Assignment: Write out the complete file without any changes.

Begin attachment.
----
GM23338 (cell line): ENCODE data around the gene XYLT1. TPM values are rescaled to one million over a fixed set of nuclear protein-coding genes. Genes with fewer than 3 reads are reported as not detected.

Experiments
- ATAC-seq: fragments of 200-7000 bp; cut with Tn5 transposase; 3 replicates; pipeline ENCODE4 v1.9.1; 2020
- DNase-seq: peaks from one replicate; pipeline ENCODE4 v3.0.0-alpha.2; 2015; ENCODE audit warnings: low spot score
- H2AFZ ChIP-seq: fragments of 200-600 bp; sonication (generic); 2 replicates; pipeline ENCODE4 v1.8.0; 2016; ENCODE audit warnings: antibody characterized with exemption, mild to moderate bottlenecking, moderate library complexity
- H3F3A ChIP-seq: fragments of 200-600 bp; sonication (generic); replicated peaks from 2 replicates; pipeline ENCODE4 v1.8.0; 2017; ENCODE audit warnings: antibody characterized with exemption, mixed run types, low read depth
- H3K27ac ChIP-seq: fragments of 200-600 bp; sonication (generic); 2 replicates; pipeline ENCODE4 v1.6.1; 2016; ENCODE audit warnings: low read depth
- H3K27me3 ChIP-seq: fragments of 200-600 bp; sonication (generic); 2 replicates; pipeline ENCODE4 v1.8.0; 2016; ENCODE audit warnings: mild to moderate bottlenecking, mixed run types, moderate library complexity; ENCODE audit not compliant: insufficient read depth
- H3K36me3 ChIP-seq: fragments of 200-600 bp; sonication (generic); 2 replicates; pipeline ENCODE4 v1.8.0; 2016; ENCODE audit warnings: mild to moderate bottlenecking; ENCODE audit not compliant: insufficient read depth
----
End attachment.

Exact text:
GM23338 (cell line): ENCODE data around the gene XYLT1. TPM values are rescaled to one million over a fixed set of nuclear protein-coding genes. Genes with fewer than 3 reads are reported as not detected.

Experiments
- ATAC-seq: fragments of 200-7000 bp; cut with Tn5 transposase; 3 replicates; pipeline ENCODE4 v1.9.1; 2020
- DNase-seq: peaks from one replicate; pipeline ENCODE4 v3.0.0-alpha.2; 2015; ENCODE audit warnings: low spot score
- H2AFZ ChIP-seq: fragments of 200-600 bp; sonication (generic); 2 replicates; pipeline ENCODE4 v1.8.0; 2016; ENCODE audit warnings: antibody characterized with exemption, mild to moderate bottlenecking, moderate library complexity
- H3F3A ChIP-seq: fragments of 200-600 bp; sonication (generic); replicated peaks from 2 replicates; pipeline ENCODE4 v1.8.0; 2017; ENCODE audit warnings: antibody characterized with exemption, mixed run types, low read depth
- H3K27ac ChIP-seq: fragments of 200-600 bp; sonication (generic); 2 replicates; pipeline ENCODE4 v1.6.1; 2016; ENCODE audit warnings: low read depth
- H3K27me3 ChIP-seq: fragments of 200-600 bp; sonication (generic); 2 replicates; pipeline ENCODE4 v1.8.0; 2016; ENCODE audit warnings: mild to moderate bottlenecking, mixed run types, moderate library complexity; ENCODE audit not compliant: insufficient read depth
- H3K36me3 ChIP-seq: fragments of 200-600 bp; sonication (generic); 2 replicates; pipeline ENCODE4 v1.8.0; 2016; ENCODE audit warnings: mild to moderate bottlenecking; ENCODE audit not compliant: insufficient read depth